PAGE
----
Galapagos' extinct tortoise species could come back to life
QUITO (Reuters) - A species of giant tortoises from the Galapagos Islands could be brought back from extinction despite the death earlier this year of the famed "Lonesome George," a tourist magnet and conservation icon who was the last of his kind.
Genetic material from George's species, which was largely killed off in the 1800s by pirates and whalers who hunted their meat, has survived in tortoises on the islands - and scientists think they may be able to bring the species back to life.
A study by the Galapagos National Park and Yale University found at least 17 tortoises on the Isabela island that are descendents of George's species, the Chelonoidis abingdonii.
"The study showed that among the population of tortoises living in the Wolf volcano there were 17 individuals that have genetic traces of the tortoises that lived in the Pinta island, where Lonesome George hails from," park director Edwin Naula told Reuters.
George was believed to be around 100 years old and the last specimen of a species of giant tortoise from La Pinta, one of the smallest islands in the Galapagos archipelago - which belongs to Ecuador and lies 1,000 kilometers west of the country's Pacific coast.
Researchers believe some Pinta tortoises may have been thrown overboard by sailors and they found their way to Isabela, where they mated with local tortoises.
Naula said these tortoises are similar in shape to George and have a saddle-back carapace like him. He said the park could crossbreed the tortoises and after two or three generations they may be able to obtain Pinta purebreds.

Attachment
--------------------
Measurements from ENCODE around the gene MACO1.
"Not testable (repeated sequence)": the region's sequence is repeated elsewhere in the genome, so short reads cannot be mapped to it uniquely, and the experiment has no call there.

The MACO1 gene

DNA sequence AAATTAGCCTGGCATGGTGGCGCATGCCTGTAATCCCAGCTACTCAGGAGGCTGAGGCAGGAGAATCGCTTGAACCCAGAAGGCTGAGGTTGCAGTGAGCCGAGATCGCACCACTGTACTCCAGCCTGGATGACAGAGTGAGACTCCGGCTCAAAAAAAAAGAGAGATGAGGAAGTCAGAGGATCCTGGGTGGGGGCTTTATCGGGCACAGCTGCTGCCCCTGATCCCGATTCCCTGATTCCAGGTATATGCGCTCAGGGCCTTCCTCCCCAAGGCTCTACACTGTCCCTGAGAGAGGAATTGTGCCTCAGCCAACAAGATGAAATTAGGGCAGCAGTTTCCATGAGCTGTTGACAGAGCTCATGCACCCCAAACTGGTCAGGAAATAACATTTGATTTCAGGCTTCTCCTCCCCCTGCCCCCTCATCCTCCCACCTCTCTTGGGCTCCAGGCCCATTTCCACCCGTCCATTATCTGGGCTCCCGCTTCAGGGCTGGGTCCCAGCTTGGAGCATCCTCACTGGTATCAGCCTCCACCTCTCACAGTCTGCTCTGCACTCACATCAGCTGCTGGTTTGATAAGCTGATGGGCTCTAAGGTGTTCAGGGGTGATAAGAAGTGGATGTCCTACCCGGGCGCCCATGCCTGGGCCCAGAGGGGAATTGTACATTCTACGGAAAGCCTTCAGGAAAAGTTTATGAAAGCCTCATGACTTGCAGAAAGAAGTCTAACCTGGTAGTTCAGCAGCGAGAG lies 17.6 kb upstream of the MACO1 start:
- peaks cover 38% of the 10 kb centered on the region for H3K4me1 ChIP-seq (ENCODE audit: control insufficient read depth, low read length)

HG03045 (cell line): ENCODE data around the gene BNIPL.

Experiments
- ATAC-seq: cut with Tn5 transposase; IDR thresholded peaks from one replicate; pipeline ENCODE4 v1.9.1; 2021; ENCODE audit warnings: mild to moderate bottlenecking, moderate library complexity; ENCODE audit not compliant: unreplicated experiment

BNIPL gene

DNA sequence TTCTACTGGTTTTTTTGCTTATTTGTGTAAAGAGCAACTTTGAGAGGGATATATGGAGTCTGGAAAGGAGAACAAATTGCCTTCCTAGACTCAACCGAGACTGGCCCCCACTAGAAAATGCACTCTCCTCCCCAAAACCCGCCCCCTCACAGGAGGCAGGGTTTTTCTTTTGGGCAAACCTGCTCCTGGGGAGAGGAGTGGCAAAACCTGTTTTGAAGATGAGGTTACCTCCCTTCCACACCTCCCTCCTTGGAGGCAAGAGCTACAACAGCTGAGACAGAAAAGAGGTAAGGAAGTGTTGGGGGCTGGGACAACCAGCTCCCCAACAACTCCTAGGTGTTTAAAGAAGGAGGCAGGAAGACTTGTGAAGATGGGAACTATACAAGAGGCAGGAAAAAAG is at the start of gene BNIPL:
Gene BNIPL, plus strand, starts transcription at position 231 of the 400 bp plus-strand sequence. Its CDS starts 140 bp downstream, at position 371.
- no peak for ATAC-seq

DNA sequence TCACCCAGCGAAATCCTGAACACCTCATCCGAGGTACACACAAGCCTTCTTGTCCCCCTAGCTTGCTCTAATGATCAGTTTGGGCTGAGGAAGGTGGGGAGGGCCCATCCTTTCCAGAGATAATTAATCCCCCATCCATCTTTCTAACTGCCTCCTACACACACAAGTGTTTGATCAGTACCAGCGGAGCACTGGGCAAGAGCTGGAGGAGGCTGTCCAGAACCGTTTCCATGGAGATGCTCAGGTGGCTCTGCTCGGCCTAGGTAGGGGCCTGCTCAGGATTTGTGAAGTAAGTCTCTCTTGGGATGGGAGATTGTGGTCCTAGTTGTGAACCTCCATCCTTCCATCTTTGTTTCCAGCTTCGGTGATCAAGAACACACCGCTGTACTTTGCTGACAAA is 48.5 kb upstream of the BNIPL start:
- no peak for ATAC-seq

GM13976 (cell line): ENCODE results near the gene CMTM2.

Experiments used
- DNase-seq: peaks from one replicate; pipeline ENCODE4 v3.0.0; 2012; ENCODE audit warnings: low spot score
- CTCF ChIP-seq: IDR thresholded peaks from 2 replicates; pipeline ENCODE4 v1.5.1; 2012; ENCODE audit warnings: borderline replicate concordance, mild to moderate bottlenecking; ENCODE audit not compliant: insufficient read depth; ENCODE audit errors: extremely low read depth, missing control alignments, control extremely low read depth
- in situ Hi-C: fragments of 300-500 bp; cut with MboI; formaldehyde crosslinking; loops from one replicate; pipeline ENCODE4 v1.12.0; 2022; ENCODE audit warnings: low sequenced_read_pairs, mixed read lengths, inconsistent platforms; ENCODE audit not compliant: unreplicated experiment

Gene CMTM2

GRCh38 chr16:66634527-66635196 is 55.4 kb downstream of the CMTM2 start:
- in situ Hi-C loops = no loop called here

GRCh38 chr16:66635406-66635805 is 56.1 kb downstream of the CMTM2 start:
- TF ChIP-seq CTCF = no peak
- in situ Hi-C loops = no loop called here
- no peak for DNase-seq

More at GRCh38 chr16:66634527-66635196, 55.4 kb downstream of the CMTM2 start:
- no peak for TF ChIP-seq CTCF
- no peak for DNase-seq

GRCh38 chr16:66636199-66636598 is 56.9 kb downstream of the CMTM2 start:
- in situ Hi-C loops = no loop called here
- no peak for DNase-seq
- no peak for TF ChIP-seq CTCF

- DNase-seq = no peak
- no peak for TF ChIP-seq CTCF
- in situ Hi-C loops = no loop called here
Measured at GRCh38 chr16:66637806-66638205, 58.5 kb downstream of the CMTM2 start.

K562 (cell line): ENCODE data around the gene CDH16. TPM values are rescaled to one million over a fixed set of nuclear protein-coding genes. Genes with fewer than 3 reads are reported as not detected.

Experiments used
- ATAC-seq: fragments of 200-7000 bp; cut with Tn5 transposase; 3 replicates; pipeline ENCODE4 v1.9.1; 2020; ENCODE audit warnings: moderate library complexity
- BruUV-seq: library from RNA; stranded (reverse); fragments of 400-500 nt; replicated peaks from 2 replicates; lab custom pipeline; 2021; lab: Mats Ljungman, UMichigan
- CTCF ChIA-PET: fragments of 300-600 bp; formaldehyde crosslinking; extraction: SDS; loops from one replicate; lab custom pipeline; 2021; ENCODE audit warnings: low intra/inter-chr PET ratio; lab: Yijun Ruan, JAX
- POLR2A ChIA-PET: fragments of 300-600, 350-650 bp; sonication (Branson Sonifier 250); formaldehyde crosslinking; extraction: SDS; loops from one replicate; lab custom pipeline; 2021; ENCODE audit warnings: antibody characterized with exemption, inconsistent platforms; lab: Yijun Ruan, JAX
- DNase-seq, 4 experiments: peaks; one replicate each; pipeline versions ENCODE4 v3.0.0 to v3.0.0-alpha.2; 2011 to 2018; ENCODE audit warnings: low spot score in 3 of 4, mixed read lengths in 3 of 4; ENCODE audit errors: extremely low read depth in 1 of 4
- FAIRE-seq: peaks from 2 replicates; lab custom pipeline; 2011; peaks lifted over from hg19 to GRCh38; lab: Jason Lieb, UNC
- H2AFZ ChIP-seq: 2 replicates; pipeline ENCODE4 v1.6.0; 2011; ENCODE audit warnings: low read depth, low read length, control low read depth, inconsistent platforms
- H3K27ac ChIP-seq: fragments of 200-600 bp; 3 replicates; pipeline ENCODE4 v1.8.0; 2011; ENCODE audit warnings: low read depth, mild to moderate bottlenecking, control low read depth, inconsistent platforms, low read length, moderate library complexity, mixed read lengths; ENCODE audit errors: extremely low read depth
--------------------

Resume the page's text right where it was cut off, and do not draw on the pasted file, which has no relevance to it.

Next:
"We could start a long and complex process that would take between 100 to 150 years," he said.
George was found in 1972 and had become the poster boy for the islands, which attracted some 180,000 visitors last year. He held a Guinness World Record as the most endangered animal.
He lived in an outdoor pen on the island of Santa Cruz and hundreds of tourists from all over the world used to visit him every month, eager to take a snapshot of the one-of-a-kind giant tortoise.
George's death was such a blow to the park that authorities there said they were considering embalming his body so that it could be displayed in the park.
"We're about to start that ... We plan to do it with the Museum of Natural History in New York. At present the corpse is frozen in nitrogen," Naula said.
Scientists had been trying to get George to mate since the 1990s, when they introduced two female tortoises of a different subspecies into his pen. They laid eggs twice, but they were infertile.
The giant Galapagos tortoises, which can live up to 200 years, were among the species that helped Charles Darwin formulate his theory of evolution in the 19th century.
Some 50,000 giant tortoises still live on the Galapagos. The park is breading them in captivity and reintroduces some 300 tortoises every year into the wild.
(Editing by Sandra Maler)